OP-EDS

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February 16, 2010

Goo-goo for Gaga

Lady Gaga’s stage persona is both ridiculous and redemptive

I always seem to forget about the awards shows I’ve planned on watching. But it’s going to take me a while to forgive myself for forgetting the Grammys, because it means I had to settle for a scratchy, seven-minute YouTube video of Lady Gaga and Elton John’s duet instead of the original, better quality airing. That’s right. Lady Gaga and Elton John, cranking out some tunes, blindfolded by their sparkly sunglasses that completely incapacitate their vision, on adjoining grand pianos. You have no idea how thrilled I am by the existence of this performance.

Now, my excitement about Lady Gaga and the sweet music she makes with Elton John might not make sense if you’ve never heard of Lady Gaga. This seems unlikely, but it is possible. Here are some factoids that you might find relevant in understanding her: She’s a recording artist. She sees herself as a genuine artist, Andy-Warhol style. She never lip-synchs. Wikipedia says she got made fun of in high school. Also, she wears a thong and a polar bear (at the same time!) in her “Bad Romance” music video.

Obviously, my personal knowledge of Lady Gaga folklore is sketchy, at best. So maybe the aforementioned scratchy, seven-minute YouTube video (just Google “Lady Gaga Elton John”) might be the best way to get to know her. After all, as her own performance, it shows her exactly the way she wants to be seen.

It starts off with this snazzy guy in a bow tie using his best announcer voice to get the crowd all ready for the awesomeness to come. There’s fire everywhere and crazy dancers in bodysuits everywhere and a big sign that says “THE FAME FACTORY.” He starts dramatizing into a microphone: “You see, the real Gaga comes complete with five number-one singles! And the best part is—she has her own pogo stick! And she has no soul.” This cues some manic laughter, and then the sudden appearance of the prophesied Lady Gaga in an upside-down Tinker Bell costume, the sort of outfit that I believe conclusively disproves any conjectures that she might really be a man.

Then Gaga sings a little bit of “Poker Face,” before the bow-tie guy goes all Crucible on her, and yells, in a strangely soothing voice, about how “Everyone’s going goo-goo for Gaga!” At this point, one of her male dancers “drags” her up into this thing that looks like a giant, flaming wood chipper and throws her in, all the while with the announcer shouting “SHE’S A MONSTER! SHE’S A MONSTER! And she’s turning all of you…into monsters!” After a second of grinding silence, a couple of doors open, and there she is, safe and sound with Sir Elton John, rocking out a piano power ballad.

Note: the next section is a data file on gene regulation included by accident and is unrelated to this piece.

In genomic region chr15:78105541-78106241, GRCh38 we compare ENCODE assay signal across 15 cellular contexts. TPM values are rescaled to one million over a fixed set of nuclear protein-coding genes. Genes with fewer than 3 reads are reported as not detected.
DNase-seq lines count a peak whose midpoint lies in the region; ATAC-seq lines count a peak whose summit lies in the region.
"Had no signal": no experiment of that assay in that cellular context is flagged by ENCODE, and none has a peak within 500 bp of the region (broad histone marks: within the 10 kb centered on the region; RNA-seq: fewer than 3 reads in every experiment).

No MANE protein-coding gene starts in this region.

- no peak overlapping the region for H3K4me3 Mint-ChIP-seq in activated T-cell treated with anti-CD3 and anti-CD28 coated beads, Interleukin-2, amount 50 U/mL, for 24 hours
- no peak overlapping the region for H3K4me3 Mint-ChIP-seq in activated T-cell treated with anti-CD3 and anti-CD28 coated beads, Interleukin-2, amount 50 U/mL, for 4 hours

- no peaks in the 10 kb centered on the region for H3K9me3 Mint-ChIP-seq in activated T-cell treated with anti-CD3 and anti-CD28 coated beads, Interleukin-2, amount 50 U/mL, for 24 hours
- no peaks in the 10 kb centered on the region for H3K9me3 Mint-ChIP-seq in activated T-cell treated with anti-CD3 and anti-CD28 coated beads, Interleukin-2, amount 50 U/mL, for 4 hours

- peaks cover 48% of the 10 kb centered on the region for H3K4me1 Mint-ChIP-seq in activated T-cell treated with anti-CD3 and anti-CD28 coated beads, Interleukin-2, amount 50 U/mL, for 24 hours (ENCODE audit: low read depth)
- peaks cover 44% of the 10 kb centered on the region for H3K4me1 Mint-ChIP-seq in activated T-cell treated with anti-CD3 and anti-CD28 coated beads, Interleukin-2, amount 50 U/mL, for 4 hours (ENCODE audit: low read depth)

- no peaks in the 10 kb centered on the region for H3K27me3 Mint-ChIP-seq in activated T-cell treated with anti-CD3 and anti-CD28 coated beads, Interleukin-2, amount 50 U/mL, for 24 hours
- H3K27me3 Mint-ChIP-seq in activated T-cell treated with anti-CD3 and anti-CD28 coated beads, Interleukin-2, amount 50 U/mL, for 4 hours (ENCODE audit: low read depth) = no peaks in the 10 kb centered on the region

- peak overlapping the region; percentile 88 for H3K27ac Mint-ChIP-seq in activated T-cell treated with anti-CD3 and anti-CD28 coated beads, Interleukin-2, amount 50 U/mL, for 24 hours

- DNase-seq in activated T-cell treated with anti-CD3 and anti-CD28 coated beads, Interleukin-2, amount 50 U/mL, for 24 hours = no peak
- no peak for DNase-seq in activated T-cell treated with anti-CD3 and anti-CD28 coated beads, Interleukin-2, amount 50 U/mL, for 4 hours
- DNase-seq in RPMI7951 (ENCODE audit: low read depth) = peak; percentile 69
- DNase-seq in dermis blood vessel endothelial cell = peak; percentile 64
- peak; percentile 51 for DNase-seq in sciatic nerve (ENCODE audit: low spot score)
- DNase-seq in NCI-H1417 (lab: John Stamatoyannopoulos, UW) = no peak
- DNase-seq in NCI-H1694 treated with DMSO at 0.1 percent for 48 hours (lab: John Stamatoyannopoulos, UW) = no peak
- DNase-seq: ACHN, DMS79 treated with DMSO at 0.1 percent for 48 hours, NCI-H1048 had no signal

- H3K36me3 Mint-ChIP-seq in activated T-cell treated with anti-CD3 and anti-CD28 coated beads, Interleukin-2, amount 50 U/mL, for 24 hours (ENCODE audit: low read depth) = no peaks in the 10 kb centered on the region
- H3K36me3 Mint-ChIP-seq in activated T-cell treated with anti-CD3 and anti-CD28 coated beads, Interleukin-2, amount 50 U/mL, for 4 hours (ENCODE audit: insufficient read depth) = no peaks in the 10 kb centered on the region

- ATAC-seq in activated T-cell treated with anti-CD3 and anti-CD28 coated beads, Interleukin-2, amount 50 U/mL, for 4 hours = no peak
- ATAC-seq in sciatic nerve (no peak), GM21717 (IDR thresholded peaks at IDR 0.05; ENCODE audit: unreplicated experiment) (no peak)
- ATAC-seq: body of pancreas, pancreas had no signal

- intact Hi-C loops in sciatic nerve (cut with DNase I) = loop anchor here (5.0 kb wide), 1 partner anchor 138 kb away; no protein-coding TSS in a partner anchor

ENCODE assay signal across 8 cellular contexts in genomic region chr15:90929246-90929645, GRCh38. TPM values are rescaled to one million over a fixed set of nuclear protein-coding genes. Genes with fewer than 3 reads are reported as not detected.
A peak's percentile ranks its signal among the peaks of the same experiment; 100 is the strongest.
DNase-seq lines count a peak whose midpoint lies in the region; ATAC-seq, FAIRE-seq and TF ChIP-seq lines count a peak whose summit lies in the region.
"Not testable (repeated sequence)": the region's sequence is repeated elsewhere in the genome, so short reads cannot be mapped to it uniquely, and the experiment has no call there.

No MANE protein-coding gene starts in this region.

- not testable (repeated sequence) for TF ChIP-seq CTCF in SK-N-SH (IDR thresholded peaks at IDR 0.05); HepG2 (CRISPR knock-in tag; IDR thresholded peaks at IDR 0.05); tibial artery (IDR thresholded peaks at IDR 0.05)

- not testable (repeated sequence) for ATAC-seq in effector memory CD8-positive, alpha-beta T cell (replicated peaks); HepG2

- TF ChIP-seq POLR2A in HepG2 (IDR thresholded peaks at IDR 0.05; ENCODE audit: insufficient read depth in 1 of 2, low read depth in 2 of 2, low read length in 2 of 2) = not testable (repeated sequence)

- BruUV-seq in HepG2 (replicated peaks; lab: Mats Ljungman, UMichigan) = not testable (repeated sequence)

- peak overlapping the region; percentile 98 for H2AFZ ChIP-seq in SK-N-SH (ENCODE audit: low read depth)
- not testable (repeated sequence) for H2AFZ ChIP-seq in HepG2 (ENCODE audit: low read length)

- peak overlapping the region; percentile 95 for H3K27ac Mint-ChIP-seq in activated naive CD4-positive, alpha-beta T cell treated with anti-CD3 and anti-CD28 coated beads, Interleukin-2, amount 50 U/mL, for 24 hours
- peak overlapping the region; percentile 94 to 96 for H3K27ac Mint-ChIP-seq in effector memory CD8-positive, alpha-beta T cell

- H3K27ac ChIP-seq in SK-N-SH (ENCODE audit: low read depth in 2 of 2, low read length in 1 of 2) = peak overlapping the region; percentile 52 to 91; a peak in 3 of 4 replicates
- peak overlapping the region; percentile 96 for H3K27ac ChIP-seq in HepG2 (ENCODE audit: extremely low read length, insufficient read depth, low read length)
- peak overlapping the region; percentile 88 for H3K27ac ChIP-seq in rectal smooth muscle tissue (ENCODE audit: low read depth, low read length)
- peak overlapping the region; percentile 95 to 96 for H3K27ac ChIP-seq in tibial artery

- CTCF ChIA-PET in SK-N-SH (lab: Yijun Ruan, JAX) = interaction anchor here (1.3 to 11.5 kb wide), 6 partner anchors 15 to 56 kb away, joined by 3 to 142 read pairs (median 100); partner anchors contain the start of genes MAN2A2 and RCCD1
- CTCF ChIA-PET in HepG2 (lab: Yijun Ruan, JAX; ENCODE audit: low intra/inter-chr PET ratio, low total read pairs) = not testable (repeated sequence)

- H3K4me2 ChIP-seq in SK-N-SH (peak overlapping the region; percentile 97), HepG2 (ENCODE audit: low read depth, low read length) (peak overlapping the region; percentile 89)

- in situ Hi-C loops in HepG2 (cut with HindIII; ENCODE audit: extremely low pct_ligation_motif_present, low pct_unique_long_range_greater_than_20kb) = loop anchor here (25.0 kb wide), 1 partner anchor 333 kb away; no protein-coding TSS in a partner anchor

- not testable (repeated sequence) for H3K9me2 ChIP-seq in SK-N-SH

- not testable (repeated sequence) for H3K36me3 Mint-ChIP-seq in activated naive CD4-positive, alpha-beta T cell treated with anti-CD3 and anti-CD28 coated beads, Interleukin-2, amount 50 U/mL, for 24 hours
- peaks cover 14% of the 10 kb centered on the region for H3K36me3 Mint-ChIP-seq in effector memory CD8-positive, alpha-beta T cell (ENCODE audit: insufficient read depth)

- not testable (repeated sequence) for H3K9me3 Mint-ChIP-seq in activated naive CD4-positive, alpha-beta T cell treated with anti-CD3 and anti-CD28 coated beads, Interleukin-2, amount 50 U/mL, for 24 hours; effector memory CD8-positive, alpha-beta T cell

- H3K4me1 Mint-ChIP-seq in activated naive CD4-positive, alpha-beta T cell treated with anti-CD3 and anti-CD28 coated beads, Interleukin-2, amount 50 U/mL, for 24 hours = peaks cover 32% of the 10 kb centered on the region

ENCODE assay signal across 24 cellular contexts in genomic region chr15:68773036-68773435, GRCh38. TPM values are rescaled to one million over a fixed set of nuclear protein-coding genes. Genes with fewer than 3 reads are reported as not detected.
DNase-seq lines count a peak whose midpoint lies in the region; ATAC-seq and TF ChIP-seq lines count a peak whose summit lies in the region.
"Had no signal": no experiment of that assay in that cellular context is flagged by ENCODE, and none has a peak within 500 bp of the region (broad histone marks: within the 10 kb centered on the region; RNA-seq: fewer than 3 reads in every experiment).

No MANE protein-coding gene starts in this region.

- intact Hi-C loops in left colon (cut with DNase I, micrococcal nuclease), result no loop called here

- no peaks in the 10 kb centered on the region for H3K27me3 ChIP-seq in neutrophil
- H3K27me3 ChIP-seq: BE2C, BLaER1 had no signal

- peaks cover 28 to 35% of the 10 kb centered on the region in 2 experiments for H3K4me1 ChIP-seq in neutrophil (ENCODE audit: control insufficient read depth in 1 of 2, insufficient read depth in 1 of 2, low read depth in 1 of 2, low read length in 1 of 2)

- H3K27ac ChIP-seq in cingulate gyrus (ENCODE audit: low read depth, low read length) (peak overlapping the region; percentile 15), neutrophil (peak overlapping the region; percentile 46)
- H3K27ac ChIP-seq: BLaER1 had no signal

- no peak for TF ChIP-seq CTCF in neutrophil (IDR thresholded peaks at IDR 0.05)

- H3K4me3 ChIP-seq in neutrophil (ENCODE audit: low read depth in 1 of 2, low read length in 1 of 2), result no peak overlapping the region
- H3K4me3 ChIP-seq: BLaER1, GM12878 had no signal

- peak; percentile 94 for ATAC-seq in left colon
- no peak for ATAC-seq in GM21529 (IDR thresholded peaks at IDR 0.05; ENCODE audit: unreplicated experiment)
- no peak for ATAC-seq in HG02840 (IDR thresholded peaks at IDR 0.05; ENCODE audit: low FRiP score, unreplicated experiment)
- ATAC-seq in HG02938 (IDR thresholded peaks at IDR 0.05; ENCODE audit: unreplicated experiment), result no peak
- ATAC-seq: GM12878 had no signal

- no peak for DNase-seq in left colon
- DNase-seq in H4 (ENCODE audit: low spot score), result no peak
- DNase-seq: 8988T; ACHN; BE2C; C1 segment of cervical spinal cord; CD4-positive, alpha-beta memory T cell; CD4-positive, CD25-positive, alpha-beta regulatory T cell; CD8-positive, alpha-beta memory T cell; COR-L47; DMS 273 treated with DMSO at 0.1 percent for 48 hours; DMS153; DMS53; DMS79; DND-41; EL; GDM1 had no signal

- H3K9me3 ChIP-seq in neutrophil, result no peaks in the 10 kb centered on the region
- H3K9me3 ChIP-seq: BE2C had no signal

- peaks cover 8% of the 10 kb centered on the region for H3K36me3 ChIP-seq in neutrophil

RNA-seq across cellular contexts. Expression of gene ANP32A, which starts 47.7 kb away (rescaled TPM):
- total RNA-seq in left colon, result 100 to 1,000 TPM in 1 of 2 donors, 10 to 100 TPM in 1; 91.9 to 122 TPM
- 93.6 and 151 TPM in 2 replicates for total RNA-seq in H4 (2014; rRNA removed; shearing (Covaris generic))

This performance did indeed make me feel like Lady Gaga is turning me into a monster, because it made me realize that I’m dangerously close to liking both her music and her bizarre stage persona genuinely, rather than ironically. It’s one thing for “Bad Romance” to get stuck in your head, and for you to play it on repeat to exorcise it. It’s a completely different thing to embrace the music, to admire the audacity of its singer, and to regard the whole package with something approaching awe.

But as I figure this out for myself, I also realize that my excitement about Lady Gaga might not make sense even if you do know who she is. Maybe this is a cop-out to say this, a simple regurgitation of the Gaga propaganda so blatantly on display in instances like her Grammy performance, but she is a monster, a singing, dancing monster. Nobody acts like her, not in real life, where people are people, and if they’re monstrous, it’s something ugly on the inside. She invites us to stare at her, she doesn’t hide anything, and sometimes she sings something that’s pretty catchy too.

There’s a definite transparency about her shtick, a transparency that borders on honesty. It’s never more obvious that she is completely self-motivated, that the whole charade is fake, as when she’s getting dragged to her imminent demise during this epic Grammy performance. At a certain point, she breaks free of the man dragging her, and starts running on her own up the stairs toward the flaming wood chipper. Lady Gaga orchestrated the whole thing, down to the moment of utter triumph when Elton John modifies “Your Song” to say, “How wonderful life is with Gaga in the world.”

She has truly wrung herself through the wood chipper of a fame factory, and come out on top. Well, not on top, but certainly on a grand piano bench opposite Sir Elton John. It’s a pretty exciting concept, at the very least.

— Alison Howard is a second-year in the College.